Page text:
The Fight For Tennessee: July 1863 to January 1864

Gettysburg Address

What was the economic situation?

Throughout much—though not all—of the North, it had never been better. There were businessmen who had lost everything in the Panic of 1837 and rebuilt their fortunes, only to lose most of it again in the Panic of 1857. Many of these fortunes were being remade.

At no previous time had there been so many different ways to make money. Then, too, so many different economic enterprises were formed in haste. Even the speed, or haste, did not detract from the moneymaking possibilities. To give just a brief list:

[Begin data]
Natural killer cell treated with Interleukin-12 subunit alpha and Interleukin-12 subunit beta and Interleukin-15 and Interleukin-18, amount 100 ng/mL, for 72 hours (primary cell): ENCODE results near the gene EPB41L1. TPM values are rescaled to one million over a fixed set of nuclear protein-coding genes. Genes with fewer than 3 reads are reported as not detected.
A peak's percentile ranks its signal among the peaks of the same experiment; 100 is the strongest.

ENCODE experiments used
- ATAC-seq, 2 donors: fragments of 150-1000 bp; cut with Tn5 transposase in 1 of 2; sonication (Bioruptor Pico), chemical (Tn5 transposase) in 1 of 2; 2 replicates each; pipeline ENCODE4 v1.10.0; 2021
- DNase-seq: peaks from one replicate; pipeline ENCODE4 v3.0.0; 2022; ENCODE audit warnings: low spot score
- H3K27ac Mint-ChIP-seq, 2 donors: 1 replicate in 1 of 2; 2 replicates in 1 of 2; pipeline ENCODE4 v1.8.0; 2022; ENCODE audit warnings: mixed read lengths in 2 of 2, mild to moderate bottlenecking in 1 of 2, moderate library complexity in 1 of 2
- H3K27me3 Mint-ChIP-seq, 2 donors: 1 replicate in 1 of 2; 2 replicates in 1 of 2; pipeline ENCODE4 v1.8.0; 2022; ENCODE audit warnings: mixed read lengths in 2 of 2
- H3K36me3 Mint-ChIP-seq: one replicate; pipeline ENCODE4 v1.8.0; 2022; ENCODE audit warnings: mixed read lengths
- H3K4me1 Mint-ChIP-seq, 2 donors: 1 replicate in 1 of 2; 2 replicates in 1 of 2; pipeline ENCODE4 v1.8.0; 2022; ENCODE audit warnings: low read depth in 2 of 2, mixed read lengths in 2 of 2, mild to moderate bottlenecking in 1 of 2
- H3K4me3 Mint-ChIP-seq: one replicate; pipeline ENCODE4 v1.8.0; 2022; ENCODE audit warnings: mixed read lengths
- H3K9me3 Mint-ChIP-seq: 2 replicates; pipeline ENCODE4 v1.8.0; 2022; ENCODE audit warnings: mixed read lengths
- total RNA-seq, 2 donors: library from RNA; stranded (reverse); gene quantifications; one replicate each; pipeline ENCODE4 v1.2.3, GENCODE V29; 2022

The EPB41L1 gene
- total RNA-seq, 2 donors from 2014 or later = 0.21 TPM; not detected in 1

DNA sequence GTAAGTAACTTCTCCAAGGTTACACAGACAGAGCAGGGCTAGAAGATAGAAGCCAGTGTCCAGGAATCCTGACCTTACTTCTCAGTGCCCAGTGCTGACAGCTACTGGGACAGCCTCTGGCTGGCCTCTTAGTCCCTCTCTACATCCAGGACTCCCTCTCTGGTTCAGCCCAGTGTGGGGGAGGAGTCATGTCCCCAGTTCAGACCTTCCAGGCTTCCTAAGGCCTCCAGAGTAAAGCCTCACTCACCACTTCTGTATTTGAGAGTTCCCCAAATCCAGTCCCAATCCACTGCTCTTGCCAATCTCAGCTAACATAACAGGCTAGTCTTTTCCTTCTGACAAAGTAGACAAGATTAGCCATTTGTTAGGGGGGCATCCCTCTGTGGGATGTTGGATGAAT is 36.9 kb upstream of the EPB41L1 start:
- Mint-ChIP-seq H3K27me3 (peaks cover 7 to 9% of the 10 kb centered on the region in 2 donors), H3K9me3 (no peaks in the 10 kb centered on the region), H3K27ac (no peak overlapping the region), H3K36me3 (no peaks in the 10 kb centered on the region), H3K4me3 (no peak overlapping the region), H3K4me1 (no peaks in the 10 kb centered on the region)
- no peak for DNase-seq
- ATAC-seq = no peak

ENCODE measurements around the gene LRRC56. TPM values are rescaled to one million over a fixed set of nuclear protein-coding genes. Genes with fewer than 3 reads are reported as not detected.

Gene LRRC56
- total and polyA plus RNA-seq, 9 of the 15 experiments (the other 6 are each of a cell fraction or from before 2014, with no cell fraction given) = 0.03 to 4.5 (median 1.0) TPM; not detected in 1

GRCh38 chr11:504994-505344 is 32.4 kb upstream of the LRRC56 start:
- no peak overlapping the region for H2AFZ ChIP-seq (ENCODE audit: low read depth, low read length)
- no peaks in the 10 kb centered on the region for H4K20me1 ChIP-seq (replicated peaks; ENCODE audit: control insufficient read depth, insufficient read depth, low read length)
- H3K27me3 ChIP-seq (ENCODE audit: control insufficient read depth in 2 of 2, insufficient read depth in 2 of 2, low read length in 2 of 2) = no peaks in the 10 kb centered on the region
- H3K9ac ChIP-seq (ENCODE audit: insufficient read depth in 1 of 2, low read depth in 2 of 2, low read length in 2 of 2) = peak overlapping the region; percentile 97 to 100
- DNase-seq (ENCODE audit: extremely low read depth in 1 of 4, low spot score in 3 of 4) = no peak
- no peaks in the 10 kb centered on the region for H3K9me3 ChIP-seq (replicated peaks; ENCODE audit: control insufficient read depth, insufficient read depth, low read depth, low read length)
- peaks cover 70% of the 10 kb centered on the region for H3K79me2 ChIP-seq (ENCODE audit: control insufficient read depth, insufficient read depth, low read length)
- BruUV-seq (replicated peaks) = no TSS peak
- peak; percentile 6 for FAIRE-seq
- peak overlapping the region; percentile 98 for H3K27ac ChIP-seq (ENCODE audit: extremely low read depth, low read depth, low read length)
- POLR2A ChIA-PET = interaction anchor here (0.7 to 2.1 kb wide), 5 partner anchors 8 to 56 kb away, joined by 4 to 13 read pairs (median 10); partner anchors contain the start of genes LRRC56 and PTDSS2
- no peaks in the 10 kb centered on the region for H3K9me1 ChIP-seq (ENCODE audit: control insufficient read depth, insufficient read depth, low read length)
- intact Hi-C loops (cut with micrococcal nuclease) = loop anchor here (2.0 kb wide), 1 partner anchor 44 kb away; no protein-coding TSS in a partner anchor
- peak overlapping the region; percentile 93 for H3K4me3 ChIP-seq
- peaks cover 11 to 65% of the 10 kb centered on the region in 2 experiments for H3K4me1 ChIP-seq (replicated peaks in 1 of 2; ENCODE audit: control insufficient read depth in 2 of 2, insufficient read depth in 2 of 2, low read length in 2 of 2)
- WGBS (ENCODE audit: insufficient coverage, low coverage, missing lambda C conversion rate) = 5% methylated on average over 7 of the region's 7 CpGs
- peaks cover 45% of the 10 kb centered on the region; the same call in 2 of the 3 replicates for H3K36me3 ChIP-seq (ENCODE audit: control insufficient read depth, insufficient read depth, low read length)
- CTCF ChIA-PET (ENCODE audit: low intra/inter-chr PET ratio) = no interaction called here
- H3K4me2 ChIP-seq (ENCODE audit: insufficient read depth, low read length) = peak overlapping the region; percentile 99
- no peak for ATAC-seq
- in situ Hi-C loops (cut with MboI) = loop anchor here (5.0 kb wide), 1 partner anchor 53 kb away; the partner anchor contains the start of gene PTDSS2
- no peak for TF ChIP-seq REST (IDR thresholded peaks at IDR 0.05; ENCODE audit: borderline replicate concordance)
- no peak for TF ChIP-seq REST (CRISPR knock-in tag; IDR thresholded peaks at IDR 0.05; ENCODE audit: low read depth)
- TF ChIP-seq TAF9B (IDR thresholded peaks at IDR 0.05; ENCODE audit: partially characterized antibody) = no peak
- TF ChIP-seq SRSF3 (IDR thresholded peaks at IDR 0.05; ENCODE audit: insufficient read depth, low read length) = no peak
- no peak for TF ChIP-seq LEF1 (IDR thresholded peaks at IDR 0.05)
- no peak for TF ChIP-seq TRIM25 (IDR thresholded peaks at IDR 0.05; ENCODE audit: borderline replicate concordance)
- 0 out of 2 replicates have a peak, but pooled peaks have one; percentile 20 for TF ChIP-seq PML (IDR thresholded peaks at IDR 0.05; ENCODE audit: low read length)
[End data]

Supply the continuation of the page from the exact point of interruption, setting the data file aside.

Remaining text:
The Union armies needed shoes, shirts, handkerchiefs, pistols, socks, and underwear. The Union transport system needed railroad cars, steam-fitted rails, and all sorts of other instruments and devices. Just to list one that is often overlooked, the Union needed thousands of drums.

An illustration of Wall Street shortly after the Civil War. During the war, stocks and bonds fluctuated considerably depending on the battle successes and failures of the Union army.


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